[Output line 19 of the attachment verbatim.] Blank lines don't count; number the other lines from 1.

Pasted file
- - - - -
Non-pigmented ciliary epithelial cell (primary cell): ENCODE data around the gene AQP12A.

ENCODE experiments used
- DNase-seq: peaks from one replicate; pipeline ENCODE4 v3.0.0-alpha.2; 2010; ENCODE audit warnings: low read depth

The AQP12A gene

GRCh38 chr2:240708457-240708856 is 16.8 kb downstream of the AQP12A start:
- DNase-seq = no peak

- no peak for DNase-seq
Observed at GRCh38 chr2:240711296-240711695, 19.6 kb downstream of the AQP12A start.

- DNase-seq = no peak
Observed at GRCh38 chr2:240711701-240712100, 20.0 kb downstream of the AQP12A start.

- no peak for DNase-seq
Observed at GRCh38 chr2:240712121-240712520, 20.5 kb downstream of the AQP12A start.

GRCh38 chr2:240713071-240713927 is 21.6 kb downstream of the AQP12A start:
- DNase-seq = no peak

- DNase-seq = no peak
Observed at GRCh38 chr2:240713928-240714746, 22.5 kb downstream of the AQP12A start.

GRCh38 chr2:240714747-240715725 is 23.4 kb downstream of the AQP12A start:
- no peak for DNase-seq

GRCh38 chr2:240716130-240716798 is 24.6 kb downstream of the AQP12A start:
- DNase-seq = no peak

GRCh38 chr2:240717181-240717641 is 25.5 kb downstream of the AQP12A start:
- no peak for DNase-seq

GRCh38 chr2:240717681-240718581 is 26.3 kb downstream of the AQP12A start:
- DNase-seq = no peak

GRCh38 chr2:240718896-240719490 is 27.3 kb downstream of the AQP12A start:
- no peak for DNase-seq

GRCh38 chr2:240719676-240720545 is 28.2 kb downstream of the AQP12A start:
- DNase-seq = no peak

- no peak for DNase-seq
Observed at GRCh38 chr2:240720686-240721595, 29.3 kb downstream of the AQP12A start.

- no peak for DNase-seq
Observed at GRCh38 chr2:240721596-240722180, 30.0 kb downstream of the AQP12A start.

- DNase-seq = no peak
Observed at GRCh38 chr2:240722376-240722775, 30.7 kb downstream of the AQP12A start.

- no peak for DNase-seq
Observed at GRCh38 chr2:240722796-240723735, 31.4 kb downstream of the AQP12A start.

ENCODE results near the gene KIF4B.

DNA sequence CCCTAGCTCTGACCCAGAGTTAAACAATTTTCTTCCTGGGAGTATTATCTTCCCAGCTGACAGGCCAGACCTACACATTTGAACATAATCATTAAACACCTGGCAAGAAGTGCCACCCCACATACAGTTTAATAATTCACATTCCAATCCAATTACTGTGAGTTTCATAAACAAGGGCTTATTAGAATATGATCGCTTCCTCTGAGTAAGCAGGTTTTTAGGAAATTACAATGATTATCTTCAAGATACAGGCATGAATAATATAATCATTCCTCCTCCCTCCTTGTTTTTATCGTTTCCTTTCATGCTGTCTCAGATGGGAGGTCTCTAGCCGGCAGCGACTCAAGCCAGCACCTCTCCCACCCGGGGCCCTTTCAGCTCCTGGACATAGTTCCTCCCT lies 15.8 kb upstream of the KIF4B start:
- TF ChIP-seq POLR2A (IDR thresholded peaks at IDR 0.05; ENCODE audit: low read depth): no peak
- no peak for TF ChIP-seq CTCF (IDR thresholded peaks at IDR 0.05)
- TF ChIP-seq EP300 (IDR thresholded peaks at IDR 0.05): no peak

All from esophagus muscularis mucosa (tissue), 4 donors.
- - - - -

GRCh38 chr2:240716130-240716798 is 24.6 kb downstream of the AQP12A start: